Amazon continues to expand its ecommerce service offerings through acquisition, the latest example being Veeqo, a UK-based startup that provides inventory and order fulfillment tools for sellers on a variety of platforms including Shopify and eBay in addition to Amazon.
The deal closed in November but Amazon just brought it out of stealth mode this week.
Veeqo assured its customers it will continue to service them regardless of the platform they sell on, and work on building out its tools and functionality, the company noted in confirming the acquisition on its website.
“We’re excited Veeqo has joined Amazon,” a company spokesperson said. “Veeqo is an innovative company that helps sellers manage their multi-channel business and provides an outstanding experience to shoppers. We plan to continue investing in new features and improvements to help Veeqo serve sellers globally from its home in Wales, facilitate growth for sellers’ multi-channel businesses, and enhance the experience of their customers.”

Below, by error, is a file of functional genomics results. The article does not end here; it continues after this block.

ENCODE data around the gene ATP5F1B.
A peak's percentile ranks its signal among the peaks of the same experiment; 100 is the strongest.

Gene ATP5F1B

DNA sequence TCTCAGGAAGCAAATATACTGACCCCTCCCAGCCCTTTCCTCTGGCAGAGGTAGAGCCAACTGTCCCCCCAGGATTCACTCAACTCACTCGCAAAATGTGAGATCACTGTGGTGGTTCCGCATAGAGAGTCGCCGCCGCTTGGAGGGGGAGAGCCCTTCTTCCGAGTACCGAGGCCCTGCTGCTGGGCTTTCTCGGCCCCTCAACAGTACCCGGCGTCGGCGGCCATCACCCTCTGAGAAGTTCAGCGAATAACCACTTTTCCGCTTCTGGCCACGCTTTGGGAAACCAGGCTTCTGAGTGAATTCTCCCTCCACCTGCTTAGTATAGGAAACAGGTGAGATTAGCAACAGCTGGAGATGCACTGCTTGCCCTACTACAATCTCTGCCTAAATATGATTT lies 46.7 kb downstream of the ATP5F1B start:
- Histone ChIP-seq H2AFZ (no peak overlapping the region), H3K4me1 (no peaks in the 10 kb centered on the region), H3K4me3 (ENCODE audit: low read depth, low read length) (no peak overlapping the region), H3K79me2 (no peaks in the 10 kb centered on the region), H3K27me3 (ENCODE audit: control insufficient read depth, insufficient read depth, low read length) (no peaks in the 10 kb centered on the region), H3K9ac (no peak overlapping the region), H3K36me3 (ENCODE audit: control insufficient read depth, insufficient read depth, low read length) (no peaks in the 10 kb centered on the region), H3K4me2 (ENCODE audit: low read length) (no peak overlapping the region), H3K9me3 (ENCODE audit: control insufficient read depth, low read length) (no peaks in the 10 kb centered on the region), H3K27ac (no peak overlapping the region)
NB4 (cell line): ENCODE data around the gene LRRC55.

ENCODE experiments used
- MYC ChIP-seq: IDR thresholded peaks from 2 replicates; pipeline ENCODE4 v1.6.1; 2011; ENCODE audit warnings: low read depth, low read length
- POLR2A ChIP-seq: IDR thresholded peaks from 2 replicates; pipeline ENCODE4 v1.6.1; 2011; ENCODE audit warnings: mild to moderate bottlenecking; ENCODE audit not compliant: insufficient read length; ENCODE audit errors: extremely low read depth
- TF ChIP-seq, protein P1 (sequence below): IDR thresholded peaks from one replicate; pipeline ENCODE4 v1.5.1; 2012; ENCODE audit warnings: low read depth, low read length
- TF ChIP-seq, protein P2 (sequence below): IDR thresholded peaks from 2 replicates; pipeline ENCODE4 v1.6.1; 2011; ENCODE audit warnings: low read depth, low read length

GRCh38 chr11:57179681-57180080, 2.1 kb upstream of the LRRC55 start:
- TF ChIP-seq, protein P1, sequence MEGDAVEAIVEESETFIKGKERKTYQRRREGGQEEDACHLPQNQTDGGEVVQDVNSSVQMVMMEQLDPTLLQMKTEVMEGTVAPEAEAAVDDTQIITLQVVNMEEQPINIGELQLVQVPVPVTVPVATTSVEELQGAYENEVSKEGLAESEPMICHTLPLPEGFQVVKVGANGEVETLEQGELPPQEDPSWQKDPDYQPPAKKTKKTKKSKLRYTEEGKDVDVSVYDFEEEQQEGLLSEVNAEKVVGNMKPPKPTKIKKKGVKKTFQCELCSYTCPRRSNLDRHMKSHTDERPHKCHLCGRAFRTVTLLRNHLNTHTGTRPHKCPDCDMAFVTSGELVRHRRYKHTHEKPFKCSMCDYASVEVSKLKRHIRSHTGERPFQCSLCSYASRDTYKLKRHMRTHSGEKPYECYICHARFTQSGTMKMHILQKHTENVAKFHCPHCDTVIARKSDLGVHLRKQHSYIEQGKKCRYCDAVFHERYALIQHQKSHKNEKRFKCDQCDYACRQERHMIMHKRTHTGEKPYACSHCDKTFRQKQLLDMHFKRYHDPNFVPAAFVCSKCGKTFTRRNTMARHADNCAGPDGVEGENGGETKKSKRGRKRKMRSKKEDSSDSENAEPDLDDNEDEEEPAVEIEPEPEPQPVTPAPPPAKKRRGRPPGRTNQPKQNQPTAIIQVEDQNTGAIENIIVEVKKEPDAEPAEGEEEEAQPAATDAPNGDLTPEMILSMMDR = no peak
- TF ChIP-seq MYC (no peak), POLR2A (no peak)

A year ago, Amazon acquired Selz in similar stealth fashion. The Australian startup helps sellers set up and operate ecommerce sites, a sort of Shopify writ small.
Veeqo was founded in 2013 by Matt Warren, who also started TechHub Swansea, an incubator and accelerator designed to help Welsh tech entrepreneurs get their ventures off the ground. Before that, he founded two ecommerce brands, Blitz Watches and Jura Watches.
The company provides inventory management, order management, shipping software and reporting and forecasting tools. It claims over $1.7 billion worth of orders processed on its platform in the past 12 months, and 28 million orders shipped.
The deal signals Amazon’s ambitions to expand its base of 3P sellers beyond its own eponymous site to the vast universe of smaller companies offering up products on ecommerce platforms and marketplaces ranging from Shopify, eBay, etsy and Adobe/Magento to Walmart, WooCommerce, Wix, BigCommerce, GoDaddy and others. It already controls an estimated 40% of ecommerce sales in the U.S.
Amazon continues to battle fake review scams, while last year providing consumers an avenue to process complaints of defective products sold by third parties, who are ultimately liable for any damage awards.